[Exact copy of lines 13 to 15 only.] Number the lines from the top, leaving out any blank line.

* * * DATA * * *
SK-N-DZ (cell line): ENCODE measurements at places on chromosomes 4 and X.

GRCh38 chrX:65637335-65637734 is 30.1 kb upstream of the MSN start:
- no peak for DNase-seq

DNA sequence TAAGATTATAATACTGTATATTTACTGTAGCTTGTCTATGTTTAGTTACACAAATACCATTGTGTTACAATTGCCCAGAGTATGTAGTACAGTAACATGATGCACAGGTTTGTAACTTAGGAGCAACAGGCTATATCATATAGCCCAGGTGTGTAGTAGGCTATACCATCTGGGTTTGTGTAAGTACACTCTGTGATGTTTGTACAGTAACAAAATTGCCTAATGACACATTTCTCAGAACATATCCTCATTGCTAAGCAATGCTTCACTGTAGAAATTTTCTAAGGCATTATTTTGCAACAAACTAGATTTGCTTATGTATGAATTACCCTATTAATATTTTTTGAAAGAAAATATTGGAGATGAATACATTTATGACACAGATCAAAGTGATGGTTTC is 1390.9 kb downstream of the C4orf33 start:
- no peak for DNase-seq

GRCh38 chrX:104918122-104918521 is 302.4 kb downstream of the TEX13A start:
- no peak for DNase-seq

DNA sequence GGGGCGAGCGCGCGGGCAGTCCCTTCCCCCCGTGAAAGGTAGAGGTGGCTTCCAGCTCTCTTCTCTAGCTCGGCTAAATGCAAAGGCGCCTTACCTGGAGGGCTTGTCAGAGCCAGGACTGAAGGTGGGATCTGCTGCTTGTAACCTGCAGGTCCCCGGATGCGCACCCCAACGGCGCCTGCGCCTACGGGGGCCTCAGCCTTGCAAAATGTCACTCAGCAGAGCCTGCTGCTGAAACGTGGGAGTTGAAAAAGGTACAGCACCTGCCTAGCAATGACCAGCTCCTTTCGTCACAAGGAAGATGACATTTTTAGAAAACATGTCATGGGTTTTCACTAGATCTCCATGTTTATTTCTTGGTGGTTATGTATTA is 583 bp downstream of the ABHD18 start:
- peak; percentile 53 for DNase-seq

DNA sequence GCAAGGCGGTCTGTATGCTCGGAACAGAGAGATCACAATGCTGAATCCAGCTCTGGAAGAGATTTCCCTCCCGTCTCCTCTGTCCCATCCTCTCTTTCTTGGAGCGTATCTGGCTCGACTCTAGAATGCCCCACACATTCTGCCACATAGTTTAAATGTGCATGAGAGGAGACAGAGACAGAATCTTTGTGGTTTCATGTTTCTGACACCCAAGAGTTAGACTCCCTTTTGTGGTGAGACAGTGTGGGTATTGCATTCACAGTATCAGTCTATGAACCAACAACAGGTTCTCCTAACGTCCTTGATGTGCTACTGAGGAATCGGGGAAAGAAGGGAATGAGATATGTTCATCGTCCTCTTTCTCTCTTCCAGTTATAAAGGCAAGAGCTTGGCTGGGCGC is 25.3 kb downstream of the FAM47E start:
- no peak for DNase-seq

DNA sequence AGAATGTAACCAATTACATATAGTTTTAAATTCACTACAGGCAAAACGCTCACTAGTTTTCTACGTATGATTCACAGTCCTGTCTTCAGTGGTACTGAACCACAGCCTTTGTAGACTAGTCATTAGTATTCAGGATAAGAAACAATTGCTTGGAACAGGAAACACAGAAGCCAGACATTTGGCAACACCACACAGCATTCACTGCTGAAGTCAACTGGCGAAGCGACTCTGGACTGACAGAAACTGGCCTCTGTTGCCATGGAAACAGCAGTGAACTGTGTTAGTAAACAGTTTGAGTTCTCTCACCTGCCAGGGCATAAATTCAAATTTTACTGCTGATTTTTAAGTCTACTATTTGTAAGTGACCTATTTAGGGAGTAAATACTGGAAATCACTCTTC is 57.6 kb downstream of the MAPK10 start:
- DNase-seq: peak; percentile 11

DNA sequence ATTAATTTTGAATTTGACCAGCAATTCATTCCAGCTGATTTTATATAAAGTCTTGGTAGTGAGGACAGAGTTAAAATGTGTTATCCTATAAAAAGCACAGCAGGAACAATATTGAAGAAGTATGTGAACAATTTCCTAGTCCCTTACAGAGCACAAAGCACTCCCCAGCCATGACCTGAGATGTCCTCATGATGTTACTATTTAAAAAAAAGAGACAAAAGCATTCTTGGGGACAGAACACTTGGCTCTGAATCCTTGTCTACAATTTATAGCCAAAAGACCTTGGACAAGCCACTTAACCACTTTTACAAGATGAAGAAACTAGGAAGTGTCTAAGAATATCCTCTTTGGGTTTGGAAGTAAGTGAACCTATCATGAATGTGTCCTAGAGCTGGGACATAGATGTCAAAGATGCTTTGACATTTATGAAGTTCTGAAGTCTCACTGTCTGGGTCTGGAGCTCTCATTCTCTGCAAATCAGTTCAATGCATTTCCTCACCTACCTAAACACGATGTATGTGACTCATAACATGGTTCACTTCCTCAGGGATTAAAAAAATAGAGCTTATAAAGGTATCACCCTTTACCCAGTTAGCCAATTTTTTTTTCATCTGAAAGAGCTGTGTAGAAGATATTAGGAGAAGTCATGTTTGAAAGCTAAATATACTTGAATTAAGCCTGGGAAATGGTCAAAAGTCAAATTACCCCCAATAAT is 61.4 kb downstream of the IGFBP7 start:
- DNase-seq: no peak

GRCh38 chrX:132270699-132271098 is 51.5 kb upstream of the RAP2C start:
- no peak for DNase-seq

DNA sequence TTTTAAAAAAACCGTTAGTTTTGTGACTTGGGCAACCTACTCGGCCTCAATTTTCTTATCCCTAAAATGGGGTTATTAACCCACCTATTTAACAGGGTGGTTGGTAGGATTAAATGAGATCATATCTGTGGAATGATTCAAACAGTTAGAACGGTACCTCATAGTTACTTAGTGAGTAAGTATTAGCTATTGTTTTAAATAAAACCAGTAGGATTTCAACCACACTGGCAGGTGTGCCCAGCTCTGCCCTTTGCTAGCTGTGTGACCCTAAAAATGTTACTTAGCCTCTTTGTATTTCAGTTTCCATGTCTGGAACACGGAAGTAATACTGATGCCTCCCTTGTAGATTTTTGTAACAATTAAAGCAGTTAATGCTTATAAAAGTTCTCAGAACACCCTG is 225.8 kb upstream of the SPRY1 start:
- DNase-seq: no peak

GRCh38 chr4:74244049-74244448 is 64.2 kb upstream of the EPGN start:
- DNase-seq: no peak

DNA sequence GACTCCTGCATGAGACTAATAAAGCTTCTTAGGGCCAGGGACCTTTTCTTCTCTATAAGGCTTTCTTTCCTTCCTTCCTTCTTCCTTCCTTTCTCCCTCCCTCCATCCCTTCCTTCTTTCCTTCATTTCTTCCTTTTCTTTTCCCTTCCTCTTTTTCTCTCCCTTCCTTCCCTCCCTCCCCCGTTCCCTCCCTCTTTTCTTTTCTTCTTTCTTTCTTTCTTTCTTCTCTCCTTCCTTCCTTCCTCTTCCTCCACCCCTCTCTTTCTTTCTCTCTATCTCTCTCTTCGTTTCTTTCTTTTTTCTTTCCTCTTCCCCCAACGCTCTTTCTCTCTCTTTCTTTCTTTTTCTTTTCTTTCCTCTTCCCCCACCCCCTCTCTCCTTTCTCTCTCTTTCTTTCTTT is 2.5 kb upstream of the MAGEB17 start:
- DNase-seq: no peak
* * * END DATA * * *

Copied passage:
- DNase-seq: peak; percentile 11

DNA sequence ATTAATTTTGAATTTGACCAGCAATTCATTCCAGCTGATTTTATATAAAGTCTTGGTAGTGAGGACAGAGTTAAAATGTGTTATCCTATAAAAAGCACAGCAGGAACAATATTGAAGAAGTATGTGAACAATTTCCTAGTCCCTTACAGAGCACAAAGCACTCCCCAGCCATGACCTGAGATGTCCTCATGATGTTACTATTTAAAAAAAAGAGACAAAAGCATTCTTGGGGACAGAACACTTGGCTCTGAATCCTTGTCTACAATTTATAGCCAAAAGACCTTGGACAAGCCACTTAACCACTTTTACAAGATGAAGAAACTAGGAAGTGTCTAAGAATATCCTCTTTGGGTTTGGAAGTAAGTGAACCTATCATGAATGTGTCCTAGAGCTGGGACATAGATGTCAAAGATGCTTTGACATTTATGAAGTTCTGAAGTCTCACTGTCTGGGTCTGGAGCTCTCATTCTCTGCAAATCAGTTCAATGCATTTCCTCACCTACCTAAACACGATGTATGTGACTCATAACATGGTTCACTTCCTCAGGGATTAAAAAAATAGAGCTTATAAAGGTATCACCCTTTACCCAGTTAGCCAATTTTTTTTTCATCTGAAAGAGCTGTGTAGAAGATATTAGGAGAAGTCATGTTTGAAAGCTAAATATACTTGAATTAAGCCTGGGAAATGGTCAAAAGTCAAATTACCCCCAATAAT is 61.4 kb downstream of the IGFBP7 start:
- DNase-seq: no peak